Expanded Panama Canal Opens Its Locks
With the first commercial transit of the USD 5.25 billion Expanded Panama Canal the Neopanamax containership COSCO Shipping Panama launched the long-awaited inauguration of the waterway.
The inaugural transit began with the passage of Neopanamax vessel COSCO Shipping Panama through the Agua Clara Locks on the Atlantic side of the country and concluded with its transit through the Cocoli Locks on the Pacific side. The ship, which left the Greek Port of Piraeus on June 11, is en route to Asia.
Originally named Andronikos, the vessel was renamed by China COSCO Shipping as it was selected during a draw for the inaugural transit through the expanded waterway.
The Expanded Panama Canal is now officially open for business, and the regular schedule of transits through the canal is expected to start on June 27.
“More than 100 years ago, the Panama Canal connected two oceans. Today, we connect the present and the future,” Panama Canal Administrator and CEO Jorge L. Quijano, said, adding that “this is the beginning of a new era.”
Quijano further said that there are currently “170 reservations for Neopanamax ships, commitments of two new liner services to the Expanded Canal, and a reservation for the first LNG vessel, which will transit in late July.”
The Expansion Program is the canal’s largest enhancement project. It included the construction of a new set of locks on the Atlantic and Pacific sides of the waterway and the excavation of more than 150 million cubic meters of material, creating a second lane of traffic and doubling the cargo capacity of the waterway.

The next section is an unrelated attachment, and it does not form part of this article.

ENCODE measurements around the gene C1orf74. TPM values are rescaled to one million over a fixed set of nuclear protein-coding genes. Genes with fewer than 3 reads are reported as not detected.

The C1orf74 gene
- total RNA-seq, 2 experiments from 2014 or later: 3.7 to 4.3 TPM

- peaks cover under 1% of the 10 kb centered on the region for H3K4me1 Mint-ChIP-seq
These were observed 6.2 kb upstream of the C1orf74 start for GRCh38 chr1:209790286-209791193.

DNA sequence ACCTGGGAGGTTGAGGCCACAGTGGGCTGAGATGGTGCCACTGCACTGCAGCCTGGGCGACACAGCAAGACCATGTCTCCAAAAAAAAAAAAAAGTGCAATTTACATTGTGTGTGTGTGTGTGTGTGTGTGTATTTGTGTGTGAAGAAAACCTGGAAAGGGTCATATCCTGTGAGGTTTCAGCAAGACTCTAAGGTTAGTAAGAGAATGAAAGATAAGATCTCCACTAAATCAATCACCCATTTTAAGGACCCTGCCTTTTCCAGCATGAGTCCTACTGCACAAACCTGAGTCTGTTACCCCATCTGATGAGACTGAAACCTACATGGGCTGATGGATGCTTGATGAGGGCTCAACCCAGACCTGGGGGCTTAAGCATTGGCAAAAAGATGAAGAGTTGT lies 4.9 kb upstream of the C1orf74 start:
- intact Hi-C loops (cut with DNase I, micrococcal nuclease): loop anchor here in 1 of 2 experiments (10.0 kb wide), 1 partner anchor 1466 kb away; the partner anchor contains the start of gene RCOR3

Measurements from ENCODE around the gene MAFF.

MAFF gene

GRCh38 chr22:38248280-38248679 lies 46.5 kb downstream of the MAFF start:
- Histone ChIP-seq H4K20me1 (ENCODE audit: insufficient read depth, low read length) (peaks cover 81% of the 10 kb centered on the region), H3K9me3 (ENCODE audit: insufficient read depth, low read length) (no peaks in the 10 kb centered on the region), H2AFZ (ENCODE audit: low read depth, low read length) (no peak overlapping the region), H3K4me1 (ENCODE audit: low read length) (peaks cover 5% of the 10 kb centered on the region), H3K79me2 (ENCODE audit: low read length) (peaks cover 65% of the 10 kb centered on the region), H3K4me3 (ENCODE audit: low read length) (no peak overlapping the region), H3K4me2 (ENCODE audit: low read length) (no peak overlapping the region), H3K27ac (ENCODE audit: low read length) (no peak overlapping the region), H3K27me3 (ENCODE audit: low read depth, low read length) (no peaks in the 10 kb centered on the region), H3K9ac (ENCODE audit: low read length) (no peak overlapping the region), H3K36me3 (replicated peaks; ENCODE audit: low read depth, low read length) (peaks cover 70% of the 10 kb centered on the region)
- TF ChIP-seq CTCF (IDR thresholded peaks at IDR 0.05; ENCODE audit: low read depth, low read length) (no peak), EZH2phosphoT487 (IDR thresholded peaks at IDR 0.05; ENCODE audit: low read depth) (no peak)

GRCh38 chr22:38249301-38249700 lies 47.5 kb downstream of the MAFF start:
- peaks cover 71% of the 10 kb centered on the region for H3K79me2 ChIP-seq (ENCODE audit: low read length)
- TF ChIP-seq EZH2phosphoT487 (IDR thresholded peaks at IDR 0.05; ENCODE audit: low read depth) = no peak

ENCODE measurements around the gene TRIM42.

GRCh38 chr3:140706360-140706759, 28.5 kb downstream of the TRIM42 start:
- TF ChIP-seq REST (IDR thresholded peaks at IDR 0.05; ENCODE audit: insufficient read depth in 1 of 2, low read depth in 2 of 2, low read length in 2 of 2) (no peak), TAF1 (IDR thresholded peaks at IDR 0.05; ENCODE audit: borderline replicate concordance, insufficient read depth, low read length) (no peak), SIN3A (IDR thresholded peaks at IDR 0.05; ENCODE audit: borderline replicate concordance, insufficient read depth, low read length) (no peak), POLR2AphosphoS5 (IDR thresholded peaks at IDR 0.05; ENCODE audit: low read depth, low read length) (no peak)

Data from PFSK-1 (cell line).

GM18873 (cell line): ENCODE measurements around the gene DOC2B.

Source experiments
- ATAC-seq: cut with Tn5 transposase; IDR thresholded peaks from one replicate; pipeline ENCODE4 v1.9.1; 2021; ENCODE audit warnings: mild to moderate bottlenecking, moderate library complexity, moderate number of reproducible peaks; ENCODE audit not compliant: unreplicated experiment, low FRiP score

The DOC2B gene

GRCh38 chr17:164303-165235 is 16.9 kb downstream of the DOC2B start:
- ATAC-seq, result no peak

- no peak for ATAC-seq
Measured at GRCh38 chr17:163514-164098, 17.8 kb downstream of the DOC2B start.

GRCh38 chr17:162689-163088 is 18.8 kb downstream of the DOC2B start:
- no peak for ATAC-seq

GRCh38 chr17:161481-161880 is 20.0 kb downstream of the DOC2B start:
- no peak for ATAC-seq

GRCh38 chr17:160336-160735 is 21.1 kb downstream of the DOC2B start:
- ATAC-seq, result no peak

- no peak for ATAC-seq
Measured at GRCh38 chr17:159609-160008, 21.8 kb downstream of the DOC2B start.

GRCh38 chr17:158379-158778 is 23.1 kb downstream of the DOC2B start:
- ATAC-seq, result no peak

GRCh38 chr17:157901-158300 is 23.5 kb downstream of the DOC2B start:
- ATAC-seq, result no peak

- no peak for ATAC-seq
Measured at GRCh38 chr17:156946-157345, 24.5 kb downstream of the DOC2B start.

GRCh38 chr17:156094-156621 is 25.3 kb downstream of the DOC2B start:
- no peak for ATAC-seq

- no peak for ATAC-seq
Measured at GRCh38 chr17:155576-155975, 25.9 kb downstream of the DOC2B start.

While the expanded locks are 70 feet wider and 18 feet deeper than those in the original canal, they use less water due to water-savings basins that recycle 60 percent of the water used per transit.
The expanded canal is expected to reshape global shipping routes, increasing shipping traffic to the U.S. East Coast.
World Maritime News earlier spoke to a representative from the Panama Canal Authority (ACP), Argelis Moreno De Ducreux, Executive Vice-President for Planning and Business Development, Liner Segment, to find out more on the expected impact of the new canal on the shipping industry.
De Ducreux said that the expansion of the Panama Canal is already having an impact on the maritime industry, and it is expected to shift the trade patterns of entire nations.
“Shipping lines, port facilities, rails and distribution centers from different regions are getting ready to take advantage of the larger and more efficient ships. Shipping lines are getting bigger in their fleet composition and the canal expansion will allow them to deploy those larger vessels through the waterway. Furthermore, ports in the East and Gulf Coast of the United States, some of which serve vessels up to 9,000 TEU, are adapting their infrastructure to allow even larger ships to come ashore,” she said.
“Ports in the East and West Coasts of Central and South America are preparing to also increase their share of the commercial trade by taking advantage of the widening of the Panama Canal,” De Ducreux added.
At the beginning of June, the Panama Canal’s contracted vessel, the 2011-built Neopanamax dry bulk carrier MN Baroque, started performing lockages through the expanded locks for testing and training purposes, scheduled to last for 30 days.
The lockages are testing the integration of the gates, their opening and closing capabilities as well as the valve opening and closing through the controls system.
The Panama Canal Expansion Inauguration ceremony will serve as the official inauguration of the two new lock complexes, Agua Clara (Atlantic side) and Cocoli (Pacific side), and their access channels.
World Maritime News Staff; Image Courtesy: Panama Canal Authority